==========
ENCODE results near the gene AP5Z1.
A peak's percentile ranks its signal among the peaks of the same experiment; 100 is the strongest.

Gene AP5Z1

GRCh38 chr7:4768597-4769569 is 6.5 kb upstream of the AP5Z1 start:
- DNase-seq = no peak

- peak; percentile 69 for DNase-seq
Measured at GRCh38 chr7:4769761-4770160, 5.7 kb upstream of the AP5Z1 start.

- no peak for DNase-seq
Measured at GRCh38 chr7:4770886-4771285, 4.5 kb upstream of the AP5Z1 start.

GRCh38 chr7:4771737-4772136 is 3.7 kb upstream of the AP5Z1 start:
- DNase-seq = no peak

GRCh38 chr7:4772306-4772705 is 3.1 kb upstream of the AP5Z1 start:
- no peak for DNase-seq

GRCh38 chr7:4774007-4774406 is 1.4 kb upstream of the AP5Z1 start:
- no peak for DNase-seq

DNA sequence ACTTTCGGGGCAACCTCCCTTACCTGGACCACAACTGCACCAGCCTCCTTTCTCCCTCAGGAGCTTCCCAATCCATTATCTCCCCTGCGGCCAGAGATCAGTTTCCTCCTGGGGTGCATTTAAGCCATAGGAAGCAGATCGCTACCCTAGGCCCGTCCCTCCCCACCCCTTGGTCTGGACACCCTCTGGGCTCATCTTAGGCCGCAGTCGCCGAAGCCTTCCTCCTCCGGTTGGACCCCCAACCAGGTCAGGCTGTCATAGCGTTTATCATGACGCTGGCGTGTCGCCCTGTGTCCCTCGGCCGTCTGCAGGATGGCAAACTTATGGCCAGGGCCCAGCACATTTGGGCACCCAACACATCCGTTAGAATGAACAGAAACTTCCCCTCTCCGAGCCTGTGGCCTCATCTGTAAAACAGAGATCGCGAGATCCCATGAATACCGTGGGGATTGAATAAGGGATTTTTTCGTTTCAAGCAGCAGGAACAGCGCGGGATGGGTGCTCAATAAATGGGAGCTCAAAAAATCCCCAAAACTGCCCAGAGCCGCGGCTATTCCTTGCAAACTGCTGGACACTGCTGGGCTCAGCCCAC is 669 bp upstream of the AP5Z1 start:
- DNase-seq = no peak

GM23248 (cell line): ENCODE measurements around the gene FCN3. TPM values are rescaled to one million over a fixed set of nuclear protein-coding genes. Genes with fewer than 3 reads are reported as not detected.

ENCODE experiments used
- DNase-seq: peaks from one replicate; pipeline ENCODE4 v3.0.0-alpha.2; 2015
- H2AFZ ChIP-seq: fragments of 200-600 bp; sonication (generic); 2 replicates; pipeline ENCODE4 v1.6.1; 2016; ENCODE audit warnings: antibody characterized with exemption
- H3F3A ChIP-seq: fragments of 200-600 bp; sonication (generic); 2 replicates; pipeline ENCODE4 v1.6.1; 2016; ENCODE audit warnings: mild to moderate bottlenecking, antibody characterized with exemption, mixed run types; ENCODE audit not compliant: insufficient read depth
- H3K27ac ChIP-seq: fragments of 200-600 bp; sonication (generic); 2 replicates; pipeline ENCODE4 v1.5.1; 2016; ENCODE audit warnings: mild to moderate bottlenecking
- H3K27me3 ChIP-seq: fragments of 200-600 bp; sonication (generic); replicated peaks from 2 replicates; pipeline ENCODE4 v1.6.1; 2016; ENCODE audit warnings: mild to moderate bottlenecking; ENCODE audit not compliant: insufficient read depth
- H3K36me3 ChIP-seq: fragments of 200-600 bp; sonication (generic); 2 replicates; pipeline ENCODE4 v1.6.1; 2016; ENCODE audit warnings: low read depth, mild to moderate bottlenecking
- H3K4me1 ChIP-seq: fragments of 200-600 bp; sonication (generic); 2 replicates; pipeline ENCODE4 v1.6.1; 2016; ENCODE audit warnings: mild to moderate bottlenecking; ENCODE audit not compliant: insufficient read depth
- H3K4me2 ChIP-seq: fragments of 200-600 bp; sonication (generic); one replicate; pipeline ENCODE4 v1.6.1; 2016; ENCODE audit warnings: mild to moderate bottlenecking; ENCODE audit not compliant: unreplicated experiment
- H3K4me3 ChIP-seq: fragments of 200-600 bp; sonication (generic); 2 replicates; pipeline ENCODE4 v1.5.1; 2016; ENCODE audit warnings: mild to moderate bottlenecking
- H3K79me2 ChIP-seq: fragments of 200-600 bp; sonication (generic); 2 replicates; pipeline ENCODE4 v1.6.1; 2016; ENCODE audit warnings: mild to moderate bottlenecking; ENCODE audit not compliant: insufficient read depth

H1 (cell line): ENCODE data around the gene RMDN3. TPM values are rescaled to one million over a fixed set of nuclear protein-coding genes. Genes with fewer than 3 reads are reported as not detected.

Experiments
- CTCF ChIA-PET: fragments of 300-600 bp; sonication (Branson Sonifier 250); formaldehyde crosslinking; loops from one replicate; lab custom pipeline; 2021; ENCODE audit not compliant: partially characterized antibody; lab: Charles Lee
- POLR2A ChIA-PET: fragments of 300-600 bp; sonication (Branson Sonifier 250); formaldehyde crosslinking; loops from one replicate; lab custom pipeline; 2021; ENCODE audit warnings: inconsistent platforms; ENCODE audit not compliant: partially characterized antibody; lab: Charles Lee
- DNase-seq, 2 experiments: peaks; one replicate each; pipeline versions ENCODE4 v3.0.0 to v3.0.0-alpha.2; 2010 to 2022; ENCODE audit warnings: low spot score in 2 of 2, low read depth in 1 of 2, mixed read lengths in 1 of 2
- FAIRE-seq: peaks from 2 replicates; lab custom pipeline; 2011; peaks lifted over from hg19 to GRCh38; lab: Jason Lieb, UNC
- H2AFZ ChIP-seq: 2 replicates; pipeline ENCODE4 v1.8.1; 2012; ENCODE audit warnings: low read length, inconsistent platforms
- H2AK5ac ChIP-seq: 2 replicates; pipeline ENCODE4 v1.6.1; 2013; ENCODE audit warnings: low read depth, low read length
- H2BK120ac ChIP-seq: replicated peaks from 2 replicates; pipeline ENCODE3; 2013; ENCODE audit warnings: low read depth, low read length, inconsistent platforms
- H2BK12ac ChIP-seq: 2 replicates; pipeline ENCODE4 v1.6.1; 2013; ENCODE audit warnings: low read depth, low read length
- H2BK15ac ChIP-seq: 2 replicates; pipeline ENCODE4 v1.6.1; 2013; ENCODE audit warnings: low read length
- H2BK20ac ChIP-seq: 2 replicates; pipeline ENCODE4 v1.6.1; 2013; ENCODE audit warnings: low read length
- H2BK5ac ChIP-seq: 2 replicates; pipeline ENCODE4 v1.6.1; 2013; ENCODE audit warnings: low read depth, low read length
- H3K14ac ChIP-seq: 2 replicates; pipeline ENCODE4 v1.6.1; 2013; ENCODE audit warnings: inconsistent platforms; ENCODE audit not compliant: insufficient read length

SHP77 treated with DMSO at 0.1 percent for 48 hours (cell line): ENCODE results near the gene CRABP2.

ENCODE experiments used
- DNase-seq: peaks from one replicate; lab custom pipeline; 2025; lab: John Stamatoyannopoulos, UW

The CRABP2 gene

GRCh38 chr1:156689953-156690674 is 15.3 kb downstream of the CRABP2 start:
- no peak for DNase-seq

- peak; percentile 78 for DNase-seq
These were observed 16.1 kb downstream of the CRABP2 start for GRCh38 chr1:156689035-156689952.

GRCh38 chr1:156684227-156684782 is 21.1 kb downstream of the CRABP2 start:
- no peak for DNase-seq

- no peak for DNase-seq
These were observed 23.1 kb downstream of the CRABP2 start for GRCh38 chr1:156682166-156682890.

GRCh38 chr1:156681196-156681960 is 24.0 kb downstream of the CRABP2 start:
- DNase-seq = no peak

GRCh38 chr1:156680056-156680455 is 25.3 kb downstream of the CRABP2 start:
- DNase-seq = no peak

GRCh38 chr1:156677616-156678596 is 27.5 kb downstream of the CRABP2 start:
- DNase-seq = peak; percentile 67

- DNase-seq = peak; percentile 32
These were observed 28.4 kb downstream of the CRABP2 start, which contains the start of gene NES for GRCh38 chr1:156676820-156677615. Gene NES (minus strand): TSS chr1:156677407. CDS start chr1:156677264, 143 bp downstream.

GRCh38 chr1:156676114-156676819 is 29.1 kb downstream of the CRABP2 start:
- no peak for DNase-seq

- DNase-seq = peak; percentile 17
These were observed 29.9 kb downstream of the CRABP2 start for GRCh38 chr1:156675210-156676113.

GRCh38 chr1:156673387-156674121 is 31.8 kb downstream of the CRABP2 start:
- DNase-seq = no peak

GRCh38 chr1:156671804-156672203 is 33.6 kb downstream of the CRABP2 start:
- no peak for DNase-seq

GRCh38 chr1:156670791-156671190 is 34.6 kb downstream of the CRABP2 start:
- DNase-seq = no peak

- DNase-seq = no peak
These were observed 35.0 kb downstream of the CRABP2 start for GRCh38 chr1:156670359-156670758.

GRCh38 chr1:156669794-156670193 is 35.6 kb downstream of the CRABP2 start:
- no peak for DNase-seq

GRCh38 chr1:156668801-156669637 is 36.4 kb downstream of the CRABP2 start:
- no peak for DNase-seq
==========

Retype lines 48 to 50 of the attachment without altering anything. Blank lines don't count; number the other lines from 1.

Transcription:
GRCh38 chr1:156689953-156690674 is 15.3 kb downstream of the CRABP2 start:
- no peak for DNase-seq

- peak; percentile 78 for DNase-seq